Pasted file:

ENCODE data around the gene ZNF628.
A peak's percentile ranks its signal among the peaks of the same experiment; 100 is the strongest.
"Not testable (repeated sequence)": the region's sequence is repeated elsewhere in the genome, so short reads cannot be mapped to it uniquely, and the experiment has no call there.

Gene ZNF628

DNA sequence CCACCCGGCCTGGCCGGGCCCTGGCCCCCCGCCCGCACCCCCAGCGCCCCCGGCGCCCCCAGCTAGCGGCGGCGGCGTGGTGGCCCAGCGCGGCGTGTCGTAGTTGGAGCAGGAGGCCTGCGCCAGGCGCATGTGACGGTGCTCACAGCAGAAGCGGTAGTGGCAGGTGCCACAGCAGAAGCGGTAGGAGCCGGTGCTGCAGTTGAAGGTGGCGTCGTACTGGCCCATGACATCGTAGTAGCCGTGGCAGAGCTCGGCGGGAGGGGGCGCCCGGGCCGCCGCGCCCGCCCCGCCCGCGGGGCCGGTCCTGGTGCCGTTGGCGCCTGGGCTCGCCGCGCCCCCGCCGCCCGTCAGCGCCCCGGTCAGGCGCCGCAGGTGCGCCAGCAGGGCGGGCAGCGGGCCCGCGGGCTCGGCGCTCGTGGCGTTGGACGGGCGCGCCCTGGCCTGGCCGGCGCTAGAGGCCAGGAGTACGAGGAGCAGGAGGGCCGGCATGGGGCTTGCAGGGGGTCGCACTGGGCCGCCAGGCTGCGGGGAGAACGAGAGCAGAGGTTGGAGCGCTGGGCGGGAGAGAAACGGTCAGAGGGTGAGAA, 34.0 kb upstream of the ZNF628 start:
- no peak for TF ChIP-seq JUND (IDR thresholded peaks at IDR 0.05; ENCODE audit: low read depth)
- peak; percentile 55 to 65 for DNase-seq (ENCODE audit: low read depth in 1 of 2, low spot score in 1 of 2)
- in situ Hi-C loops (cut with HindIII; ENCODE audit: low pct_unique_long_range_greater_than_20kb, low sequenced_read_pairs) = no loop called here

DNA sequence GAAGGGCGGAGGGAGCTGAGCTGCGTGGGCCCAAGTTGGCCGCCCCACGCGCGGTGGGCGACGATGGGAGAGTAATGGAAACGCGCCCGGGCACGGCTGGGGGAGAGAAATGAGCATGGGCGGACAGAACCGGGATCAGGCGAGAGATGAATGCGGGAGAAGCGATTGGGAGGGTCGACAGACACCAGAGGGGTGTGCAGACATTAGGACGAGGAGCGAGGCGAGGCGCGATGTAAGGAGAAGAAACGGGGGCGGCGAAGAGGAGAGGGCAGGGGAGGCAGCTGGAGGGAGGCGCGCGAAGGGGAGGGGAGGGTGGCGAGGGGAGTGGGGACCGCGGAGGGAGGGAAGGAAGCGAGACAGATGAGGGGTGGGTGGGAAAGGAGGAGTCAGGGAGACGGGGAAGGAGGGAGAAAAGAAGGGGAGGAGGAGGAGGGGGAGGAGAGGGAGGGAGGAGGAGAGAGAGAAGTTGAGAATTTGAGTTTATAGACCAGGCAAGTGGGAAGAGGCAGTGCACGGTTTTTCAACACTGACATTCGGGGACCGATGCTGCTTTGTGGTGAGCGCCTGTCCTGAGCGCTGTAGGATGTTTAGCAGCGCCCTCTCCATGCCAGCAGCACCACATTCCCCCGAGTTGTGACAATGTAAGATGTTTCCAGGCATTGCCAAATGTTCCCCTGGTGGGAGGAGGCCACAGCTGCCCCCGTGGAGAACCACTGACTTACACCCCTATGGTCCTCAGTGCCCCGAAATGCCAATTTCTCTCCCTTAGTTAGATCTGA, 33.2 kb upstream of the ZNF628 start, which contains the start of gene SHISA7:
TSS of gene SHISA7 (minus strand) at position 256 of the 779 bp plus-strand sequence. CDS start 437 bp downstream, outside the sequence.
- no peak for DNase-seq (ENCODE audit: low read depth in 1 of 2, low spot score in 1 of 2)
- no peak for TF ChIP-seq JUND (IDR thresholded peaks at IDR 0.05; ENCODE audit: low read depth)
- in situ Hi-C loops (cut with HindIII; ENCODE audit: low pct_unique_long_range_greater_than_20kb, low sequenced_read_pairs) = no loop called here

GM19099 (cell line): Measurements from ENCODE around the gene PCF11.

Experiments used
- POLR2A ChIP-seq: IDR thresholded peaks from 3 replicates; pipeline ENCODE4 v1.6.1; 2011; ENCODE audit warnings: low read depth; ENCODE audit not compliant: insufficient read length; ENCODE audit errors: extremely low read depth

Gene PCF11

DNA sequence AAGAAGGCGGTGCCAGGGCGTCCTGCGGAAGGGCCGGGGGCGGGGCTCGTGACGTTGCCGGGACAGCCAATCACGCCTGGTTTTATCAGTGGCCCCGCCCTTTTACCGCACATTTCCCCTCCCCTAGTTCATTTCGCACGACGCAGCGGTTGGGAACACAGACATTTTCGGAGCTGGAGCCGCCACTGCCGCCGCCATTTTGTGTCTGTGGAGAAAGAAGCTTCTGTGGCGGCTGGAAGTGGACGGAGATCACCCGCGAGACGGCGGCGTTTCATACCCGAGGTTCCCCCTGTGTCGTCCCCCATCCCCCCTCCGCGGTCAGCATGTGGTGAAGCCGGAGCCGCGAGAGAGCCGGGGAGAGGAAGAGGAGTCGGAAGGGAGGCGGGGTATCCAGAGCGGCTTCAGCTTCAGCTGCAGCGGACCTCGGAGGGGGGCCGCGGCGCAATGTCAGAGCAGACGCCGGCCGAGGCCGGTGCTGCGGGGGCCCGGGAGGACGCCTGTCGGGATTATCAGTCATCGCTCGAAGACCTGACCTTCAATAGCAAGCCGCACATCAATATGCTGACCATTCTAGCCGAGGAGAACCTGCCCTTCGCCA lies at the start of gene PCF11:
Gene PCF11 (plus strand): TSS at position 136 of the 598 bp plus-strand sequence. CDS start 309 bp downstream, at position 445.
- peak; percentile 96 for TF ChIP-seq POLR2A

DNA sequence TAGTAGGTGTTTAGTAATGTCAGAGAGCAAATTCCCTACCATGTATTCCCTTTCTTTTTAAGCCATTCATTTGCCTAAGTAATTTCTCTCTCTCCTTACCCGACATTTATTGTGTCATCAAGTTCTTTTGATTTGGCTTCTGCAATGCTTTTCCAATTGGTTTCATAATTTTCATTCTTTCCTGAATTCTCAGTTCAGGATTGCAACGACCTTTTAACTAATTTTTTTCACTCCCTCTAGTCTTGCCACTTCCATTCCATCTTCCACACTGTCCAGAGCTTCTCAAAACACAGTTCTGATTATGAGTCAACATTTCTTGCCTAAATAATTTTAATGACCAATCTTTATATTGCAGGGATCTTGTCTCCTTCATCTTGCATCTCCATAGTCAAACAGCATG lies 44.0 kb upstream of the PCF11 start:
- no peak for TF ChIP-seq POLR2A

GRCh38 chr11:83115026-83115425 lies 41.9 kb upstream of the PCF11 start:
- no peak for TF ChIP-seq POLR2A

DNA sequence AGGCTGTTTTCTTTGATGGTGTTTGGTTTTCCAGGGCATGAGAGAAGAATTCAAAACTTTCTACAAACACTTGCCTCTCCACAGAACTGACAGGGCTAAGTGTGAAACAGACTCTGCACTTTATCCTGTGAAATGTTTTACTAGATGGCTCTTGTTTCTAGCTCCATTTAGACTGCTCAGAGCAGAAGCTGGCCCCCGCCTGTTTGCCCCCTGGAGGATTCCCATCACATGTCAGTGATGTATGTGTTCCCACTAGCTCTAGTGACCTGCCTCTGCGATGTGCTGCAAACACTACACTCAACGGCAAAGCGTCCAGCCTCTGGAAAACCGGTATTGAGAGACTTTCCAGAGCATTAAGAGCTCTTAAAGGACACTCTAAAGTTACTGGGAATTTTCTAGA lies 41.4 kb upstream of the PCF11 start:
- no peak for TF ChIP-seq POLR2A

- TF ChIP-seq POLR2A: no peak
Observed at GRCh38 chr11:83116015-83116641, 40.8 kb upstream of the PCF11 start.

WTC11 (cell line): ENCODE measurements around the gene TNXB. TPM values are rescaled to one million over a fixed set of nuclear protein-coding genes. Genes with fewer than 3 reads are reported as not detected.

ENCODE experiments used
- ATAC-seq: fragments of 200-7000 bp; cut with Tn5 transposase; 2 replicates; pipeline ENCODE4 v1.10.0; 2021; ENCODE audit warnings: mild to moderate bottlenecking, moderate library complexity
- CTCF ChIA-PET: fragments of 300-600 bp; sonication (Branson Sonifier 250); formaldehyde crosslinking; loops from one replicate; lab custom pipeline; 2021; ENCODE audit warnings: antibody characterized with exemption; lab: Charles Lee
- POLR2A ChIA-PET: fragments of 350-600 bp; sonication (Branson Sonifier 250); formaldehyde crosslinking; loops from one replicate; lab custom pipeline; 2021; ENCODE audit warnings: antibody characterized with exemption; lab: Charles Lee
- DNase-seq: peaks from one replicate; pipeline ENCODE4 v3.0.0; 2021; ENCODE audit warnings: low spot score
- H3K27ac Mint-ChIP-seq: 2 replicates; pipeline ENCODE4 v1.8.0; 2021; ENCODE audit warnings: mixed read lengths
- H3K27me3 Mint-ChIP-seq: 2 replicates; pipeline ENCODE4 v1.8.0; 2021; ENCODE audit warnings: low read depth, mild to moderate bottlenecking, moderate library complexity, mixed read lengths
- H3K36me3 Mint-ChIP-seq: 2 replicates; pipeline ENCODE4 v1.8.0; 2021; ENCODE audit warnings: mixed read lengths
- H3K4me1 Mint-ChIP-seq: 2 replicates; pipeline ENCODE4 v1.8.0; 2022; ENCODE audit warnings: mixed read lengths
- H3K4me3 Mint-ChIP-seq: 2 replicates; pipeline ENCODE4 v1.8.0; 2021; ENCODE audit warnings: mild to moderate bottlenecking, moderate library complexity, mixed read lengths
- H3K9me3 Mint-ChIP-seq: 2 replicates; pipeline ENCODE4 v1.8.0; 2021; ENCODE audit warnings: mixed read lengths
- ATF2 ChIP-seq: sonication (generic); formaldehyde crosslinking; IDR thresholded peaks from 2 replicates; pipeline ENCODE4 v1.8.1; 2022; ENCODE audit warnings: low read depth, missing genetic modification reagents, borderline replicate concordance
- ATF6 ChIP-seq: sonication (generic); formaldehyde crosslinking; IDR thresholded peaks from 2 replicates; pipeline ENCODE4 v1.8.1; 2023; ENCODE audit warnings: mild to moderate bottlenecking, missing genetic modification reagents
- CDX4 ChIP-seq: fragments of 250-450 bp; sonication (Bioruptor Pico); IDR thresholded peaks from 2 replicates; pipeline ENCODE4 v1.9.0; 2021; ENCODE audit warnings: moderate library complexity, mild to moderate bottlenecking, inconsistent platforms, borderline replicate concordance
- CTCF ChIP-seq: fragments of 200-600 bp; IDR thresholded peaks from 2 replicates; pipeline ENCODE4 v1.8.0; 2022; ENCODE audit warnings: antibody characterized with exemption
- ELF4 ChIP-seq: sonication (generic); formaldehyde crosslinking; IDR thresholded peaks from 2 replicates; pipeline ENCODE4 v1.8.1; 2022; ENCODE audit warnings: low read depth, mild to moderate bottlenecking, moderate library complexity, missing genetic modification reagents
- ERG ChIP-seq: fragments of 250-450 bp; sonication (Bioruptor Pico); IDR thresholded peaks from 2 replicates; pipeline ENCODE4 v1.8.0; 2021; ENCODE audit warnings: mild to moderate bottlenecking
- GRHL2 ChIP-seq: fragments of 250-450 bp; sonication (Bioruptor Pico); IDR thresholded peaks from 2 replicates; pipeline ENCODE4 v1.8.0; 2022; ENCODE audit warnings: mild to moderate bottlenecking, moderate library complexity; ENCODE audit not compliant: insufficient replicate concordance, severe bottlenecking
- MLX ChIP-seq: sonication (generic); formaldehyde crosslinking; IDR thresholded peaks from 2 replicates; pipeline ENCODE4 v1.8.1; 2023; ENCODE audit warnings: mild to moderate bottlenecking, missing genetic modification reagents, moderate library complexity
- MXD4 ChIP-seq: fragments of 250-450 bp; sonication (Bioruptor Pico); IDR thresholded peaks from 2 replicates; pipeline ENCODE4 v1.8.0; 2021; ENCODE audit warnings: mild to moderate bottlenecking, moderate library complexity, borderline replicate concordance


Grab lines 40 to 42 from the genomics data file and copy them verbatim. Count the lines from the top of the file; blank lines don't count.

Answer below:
- H3K9me3 Mint-ChIP-seq: 2 replicates; pipeline ENCODE4 v1.8.0; 2021; ENCODE audit warnings: mixed read lengths
- ATF2 ChIP-seq: sonication (generic); formaldehyde crosslinking; IDR thresholded peaks from 2 replicates; pipeline ENCODE4 v1.8.1; 2022; ENCODE audit warnings: low read depth, missing genetic modification reagents, borderline replicate concordance
- ATF6 ChIP-seq: sonication (generic); formaldehyde crosslinking; IDR thresholded peaks from 2 replicates; pipeline ENCODE4 v1.8.1; 2023; ENCODE audit warnings: mild to moderate bottlenecking, missing genetic modification reagents